Monday, April 20, 2009

Hard Fighting Greek Monarchists

Greece can be easily ignored by many monarchists today because the ruling regime is so hostile to the former royal family and the royals so increasingly removed from the country that it can seem like a lost cause more along the lines of the plight of the Dalai Lama than even the King of Romania in terms of the liklihood of the success of a restoration. However, the Greek monarchists deserve a great deal of credit for fighting the good fight far more frequently and for greater durations than most other monarchists, especially in modern times. It is also important to note that when modern Greece won its independence from the Turks in 1829 it originally went back to the classical period which is so idealized and founded a republic. Monarchists should be quick to point out that this republic did not last long because it proved totally incapable and so a monarchy was established, first under King Othon, formerly Prince Otto of Bavaria (hence the Wittelsbach colors of blue and white in the Greek flag). He was eventually overthrown and is often upheld as an example of royal failure, but given the situation on the ground in Greece the fact that he reigned for 30 years is not an accomplishment to be totally dismissed.

It also did not totally turn the Greeks off the idea of monarchy and in 1862, with international support, Prince George of Denmark became King George I of Greece; founder of the current Greek Royal Family. Greek had a hard fought but successful history afterwards until George I was murdered in 1913 and succeeded by his son King Constantine I. Many hoped that this first native born Orthodox Greek monarch would restore the glory of the Byzantine Empire and some took to calling him Constantine XII. The pressures of World War I forced him to abdicate in favor of his son and what followed was a long period of republican and royalist struggle in Greece.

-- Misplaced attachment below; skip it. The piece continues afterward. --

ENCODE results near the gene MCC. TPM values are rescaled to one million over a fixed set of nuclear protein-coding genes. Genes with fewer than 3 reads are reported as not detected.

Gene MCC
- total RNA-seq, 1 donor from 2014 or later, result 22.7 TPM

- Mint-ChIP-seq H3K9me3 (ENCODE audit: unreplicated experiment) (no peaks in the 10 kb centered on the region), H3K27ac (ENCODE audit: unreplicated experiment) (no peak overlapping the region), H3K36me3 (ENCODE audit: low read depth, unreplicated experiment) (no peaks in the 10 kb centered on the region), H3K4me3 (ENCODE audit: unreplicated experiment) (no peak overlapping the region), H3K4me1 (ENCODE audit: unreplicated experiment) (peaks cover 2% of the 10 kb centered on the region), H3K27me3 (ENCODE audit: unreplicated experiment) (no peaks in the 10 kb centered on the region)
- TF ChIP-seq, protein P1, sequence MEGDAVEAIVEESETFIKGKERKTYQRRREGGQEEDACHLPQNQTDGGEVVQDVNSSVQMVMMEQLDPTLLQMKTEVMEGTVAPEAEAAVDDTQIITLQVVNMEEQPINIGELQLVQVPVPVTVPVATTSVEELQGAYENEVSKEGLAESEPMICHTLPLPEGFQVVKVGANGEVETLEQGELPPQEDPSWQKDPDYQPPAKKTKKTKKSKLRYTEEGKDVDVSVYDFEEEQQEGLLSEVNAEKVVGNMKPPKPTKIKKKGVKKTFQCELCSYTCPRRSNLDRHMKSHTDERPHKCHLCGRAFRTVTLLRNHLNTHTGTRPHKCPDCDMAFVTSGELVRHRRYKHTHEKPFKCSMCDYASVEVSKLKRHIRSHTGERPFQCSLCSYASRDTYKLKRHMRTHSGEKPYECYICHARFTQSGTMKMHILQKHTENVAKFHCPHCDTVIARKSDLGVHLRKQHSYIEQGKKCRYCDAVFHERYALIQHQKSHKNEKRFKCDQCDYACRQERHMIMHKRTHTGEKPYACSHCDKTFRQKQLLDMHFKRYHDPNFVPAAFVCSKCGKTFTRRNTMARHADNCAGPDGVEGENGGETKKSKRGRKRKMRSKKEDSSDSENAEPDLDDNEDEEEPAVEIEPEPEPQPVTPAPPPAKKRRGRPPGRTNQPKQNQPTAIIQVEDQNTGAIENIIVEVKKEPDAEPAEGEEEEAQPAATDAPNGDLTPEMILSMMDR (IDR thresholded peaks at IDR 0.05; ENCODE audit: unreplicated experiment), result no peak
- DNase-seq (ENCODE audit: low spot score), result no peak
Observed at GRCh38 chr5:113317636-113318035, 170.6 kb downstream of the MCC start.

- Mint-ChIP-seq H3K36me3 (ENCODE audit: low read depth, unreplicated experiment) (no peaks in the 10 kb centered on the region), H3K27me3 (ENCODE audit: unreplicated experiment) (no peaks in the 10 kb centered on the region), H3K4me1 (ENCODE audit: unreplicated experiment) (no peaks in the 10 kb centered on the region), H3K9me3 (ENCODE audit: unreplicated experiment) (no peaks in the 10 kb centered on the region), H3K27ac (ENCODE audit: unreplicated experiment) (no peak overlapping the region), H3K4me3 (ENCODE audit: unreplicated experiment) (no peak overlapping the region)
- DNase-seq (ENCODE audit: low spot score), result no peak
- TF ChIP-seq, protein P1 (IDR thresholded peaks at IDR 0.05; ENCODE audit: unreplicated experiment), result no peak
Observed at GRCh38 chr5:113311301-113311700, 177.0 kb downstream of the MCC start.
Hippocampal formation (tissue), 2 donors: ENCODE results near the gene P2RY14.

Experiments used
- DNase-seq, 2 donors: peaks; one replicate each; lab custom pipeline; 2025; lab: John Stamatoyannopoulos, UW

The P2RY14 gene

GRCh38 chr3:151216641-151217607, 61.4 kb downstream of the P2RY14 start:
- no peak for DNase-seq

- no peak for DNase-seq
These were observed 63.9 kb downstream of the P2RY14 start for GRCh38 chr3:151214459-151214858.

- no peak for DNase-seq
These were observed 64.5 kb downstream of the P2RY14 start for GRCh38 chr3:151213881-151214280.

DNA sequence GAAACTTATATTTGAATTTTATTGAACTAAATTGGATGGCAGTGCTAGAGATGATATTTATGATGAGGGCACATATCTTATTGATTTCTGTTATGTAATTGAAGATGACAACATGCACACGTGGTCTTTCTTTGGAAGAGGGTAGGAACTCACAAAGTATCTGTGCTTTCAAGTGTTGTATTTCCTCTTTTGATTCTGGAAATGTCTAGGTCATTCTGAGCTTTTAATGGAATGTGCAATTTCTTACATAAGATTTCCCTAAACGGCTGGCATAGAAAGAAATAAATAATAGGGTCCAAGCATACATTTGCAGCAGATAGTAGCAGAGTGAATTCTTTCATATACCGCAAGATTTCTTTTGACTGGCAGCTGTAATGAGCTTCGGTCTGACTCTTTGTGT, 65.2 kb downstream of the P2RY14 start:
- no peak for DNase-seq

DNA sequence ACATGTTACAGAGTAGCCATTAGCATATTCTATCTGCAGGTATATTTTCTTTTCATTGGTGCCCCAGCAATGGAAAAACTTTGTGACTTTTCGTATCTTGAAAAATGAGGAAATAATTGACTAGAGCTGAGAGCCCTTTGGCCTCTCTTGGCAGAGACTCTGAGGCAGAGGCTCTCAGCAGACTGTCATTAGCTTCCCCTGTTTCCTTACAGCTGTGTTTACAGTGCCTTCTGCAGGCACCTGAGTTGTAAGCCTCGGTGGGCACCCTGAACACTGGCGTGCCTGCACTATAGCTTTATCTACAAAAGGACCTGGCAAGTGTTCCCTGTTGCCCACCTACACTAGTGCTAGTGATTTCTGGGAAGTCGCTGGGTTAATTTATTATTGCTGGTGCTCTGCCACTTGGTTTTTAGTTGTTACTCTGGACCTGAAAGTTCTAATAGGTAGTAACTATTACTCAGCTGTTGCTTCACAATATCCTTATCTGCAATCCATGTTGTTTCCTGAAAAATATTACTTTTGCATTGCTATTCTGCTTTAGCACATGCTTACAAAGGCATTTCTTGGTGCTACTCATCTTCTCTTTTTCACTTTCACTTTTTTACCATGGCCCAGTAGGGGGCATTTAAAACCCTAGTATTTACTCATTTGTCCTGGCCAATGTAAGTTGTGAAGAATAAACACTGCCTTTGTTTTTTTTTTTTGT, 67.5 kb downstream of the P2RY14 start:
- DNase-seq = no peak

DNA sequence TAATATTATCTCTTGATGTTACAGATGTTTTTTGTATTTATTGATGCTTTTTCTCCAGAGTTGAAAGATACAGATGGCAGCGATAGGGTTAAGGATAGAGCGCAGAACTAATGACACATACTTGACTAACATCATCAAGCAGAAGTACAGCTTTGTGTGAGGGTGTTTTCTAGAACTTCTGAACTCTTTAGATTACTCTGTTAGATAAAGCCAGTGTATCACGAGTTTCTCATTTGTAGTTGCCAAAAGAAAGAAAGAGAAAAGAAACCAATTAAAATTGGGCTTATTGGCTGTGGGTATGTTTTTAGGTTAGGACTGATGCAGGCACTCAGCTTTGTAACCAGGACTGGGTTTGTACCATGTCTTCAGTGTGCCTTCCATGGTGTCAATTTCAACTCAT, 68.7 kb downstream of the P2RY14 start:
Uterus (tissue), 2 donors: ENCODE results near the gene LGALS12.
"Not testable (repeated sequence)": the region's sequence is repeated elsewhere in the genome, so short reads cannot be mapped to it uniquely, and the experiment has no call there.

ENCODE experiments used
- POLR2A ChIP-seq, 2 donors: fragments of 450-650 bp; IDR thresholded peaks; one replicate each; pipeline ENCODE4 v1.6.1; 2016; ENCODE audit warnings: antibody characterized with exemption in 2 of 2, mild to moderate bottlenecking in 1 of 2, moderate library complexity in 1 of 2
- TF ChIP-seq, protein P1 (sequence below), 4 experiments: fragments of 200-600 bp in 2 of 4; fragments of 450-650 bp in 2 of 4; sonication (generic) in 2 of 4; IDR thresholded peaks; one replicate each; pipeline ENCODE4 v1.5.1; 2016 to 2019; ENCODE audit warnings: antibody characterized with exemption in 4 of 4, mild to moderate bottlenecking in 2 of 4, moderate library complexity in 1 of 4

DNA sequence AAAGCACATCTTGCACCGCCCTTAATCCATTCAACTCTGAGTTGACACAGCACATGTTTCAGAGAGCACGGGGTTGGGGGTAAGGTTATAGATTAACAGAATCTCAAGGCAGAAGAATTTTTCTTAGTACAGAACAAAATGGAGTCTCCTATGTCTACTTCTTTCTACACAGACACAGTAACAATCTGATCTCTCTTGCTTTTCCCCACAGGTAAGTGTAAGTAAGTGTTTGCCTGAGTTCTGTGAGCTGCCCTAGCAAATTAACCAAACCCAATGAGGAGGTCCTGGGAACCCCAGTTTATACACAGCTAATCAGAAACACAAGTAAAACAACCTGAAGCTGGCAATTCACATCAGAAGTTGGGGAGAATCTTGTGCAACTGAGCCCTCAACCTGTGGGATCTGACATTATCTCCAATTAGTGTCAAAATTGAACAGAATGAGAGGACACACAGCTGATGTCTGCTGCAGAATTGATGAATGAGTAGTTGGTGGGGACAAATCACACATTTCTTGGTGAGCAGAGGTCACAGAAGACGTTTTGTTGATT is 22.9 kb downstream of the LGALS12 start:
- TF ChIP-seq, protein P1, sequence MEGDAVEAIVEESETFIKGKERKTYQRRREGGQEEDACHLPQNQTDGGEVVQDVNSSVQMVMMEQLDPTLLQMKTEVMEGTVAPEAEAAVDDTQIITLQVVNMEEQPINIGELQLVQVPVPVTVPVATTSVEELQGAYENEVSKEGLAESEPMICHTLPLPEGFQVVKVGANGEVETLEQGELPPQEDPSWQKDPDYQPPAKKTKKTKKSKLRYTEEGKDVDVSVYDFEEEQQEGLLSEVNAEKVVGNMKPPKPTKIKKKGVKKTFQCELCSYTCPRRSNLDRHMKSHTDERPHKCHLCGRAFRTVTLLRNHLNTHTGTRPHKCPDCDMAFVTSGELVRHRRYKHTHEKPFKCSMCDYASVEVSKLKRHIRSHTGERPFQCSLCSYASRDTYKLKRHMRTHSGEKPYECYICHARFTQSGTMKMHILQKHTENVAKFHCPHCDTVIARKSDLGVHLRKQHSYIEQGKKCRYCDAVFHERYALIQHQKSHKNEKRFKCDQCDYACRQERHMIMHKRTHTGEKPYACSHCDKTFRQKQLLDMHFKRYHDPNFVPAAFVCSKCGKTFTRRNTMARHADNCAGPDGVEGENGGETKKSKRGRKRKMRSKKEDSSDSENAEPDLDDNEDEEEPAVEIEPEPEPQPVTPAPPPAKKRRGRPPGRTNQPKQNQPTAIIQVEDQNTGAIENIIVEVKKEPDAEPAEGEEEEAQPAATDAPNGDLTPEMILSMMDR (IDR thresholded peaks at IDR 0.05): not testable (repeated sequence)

King Alexander's death in 1920 brought his father Constantine back to the throne, but republican opposition; which blamed a loss of territory in the war with the Turks just after World War I on the King, unfair as it may be, meant that he abdicated again in favor of King George II in 1922. Liberal revolutionaries continued to plague the country and in 1924 they succeeded in overthrowing George II and establishing a very unstable and often dictatorial republican government. Poverty gripped the country and as usual this was used as an opening for the communists who began to infiltrate. The monarchists continued to struggle against them and for the return of the King which was finally achieved after a coup and referendum in 1935 which restored George II to the throne. Unfortunately World War II soon forced him to leave the country again and not only were Greeks forced to fight the Germans and Italians but also each other and with Soviet aid pouring in it was the communists who gained the upper hand in the on-going guerilla war.

Even before the war ended Great Britain and the United States were sending help to the Greek royalists for fear of Soviet expansion into Greece. Following the end of World War II open civil war erupted between the Greek communists and royalists with the USA backing the royalists and the USSR backing the communists. By 1949, thankfully, the royal government had managed to take control of most of the country. By this time George II was long gone as was the short reign of his brother Paul and in 1964 King Constantine II came to the throne. He inherited the problem of a country which failed to recognize the inherent dangers of liberal revolutionary thought even if not being preached by open and avowed communists. Thus, the Greek monarchy continued to be undermined particularly under the socialist regime of George Papandreou.